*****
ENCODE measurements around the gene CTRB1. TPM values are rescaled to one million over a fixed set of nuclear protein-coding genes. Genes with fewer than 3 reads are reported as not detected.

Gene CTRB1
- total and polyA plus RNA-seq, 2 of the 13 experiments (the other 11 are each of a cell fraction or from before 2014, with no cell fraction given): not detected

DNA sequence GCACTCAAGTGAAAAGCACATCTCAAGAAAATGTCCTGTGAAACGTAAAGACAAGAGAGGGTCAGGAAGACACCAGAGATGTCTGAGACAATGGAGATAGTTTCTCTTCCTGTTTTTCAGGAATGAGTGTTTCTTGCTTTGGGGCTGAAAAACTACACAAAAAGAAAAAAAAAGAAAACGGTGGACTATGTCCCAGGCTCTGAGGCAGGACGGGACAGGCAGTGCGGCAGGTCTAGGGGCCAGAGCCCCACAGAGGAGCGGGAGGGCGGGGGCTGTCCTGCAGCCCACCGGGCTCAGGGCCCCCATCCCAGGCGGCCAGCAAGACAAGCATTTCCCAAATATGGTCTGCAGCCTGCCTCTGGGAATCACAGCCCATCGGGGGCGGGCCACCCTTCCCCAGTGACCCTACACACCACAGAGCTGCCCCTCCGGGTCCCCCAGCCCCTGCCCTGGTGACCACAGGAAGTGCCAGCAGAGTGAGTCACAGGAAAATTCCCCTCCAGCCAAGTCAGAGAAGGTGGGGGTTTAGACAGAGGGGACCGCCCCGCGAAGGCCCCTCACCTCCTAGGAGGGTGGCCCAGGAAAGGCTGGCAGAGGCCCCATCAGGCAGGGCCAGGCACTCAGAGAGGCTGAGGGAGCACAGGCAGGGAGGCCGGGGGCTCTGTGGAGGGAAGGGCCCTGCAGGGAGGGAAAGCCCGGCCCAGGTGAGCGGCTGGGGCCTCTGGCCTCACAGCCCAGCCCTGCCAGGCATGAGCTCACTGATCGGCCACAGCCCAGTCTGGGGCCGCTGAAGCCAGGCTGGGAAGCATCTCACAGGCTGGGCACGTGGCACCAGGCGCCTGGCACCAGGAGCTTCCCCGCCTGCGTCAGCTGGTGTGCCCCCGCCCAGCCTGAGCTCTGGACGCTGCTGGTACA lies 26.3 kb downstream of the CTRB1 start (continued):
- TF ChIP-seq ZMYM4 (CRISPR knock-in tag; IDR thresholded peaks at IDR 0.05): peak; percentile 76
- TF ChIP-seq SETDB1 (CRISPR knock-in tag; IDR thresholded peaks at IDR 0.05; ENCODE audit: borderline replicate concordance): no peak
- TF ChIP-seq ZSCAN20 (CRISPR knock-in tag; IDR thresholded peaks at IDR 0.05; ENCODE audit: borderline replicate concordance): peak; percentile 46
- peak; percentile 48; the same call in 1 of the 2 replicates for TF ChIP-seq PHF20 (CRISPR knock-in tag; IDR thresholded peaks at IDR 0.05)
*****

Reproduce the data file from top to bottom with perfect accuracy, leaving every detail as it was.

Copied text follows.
ENCODE measurements around the gene CTRB1. TPM values are rescaled to one million over a fixed set of nuclear protein-coding genes. Genes with fewer than 3 reads are reported as not detected.

Gene CTRB1
- total and polyA plus RNA-seq, 2 of the 13 experiments (the other 11 are each of a cell fraction or from before 2014, with no cell fraction given): not detected

DNA sequence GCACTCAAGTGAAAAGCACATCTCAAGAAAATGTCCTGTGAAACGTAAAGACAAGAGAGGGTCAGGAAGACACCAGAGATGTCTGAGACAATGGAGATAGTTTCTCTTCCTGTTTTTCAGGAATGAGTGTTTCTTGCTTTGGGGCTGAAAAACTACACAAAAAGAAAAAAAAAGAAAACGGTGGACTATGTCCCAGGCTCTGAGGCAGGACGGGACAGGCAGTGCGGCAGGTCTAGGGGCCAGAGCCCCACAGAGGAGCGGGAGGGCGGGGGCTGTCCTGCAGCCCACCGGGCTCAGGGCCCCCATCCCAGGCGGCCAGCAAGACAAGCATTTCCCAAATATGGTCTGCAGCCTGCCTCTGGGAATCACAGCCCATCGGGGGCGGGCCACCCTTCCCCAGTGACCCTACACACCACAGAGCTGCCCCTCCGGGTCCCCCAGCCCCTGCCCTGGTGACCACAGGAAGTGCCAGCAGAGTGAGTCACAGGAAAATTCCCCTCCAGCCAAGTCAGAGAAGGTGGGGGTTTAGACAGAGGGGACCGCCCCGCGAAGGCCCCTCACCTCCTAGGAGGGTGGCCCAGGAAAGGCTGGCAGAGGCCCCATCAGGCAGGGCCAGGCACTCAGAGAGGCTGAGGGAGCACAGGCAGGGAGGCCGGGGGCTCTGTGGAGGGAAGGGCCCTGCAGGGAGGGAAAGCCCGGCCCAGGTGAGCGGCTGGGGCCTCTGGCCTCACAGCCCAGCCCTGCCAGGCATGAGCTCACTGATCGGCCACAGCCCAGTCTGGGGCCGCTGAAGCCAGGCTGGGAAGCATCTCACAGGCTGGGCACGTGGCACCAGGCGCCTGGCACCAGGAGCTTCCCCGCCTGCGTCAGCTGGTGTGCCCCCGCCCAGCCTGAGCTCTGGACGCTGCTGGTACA lies 26.3 kb downstream of the CTRB1 start (continued):
- TF ChIP-seq ZMYM4 (CRISPR knock-in tag; IDR thresholded peaks at IDR 0.05): peak; percentile 76
- TF ChIP-seq SETDB1 (CRISPR knock-in tag; IDR thresholded peaks at IDR 0.05; ENCODE audit: borderline replicate concordance): no peak
- TF ChIP-seq ZSCAN20 (CRISPR knock-in tag; IDR thresholded peaks at IDR 0.05; ENCODE audit: borderline replicate concordance): peak; percentile 46
- peak; percentile 48; the same call in 1 of the 2 replicates for TF ChIP-seq PHF20 (CRISPR knock-in tag; IDR thresholded peaks at IDR 0.05)